Cure for Plantar Fasciitis: The Bed of Nails

Cure for Plantar Fasciitis


By Dr. Eeks.

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Am I about to unveil a cure for plantar fasciitis?

Heck, no! But as someone who has tried everything, I can offer a tip that has helped me. Plantar fasciitis is a terror to treat. It lasts a long time and can make life miserable. I’ve struggled with plantar fasciitis off and on for years. I have really flat feet, arches that would make the beauty industry cringe, in addition to being a soccer player, Krav Maga enthusiast and avid runner. When the bottoms of my feet hurt to the point of impacting my daily run or even just walking, I’m miserable. Running is my antidepressant.

What is plantar fasciitis?

In simple terms, plantar fasciitis is inflammation of the plantar fascia, or connective tissue that connects from your heel to your toes. When the tissue is strained, tightened or damaged in some way, inflammation ensues. Since it’s an inflammatory process, swelling and pain are common symptoms. While fascia is connective tissue, recently there has been a lot more studies on the functioning of fascia. It’s actually quite complex, with metabolic, hormonal, lymphatic and sensory functions. My sister, a certified Myofascial Release Therapist, has told me that fascia can even store memories. Sometimes, when she’s working on a patient, those memories, some good, some traumatic, are brought to the surface, and people respond accordingly.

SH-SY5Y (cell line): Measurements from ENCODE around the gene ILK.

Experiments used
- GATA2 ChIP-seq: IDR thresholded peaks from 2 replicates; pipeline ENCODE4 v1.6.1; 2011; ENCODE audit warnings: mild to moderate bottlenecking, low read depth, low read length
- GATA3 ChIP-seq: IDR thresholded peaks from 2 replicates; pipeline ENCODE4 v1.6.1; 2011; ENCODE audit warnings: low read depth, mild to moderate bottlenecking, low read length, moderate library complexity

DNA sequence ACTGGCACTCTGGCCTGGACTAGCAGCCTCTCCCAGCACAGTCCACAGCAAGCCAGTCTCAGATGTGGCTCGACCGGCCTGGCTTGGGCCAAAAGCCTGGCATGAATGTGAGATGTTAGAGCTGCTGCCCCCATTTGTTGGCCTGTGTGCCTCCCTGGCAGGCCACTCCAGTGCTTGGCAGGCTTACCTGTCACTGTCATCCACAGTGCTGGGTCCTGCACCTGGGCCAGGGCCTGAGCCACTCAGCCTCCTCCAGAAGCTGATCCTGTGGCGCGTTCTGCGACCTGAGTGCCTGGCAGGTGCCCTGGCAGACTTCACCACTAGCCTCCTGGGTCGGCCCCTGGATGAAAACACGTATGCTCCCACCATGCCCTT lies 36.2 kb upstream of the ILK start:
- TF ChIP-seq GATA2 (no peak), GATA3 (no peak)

Back to the cure for plantar fasciitis:

My go-to therapy for plantar fasciitis is the bed of nails. In case you’ve never heard of it, I’ve attached a photo. The bed of nails is more accurately a meditation mat with tiny plastic needles, essentially an acupressure tool. My friend Josh sent it to me and claimed it worked great for meditation purposes. I have used it for meditation once or twice,but where I find it benefits me most is for my plantar fasciitis.

Anyone who has suffered from plantar fasciitis will tell you that it hurts most in the morning, when you first get out of bed and put your feet on the floor. Mine tends to flare up after a long run on hard surfaces, which is basically every decent running route in NYC. A physical therapist told me to roll my foot over a tennis ball or a frozen water bottle. I’ve done this, but don’t get much relief. I’ve tried reflexology and massage therapy and get some relief- depending on the strength of the masseuse. Someone even told me to try scraping a butter knife on the underside of my foot. Believe it or not, this has worked for me on occasion, but it doesn’t feel very smart or safe. I used to run without insoles, because I have wobbly, soccer ankles and felt more grounded, but after a longer bout of plantar fasciitis, I started running (and walking) with insoles. They’ve helped.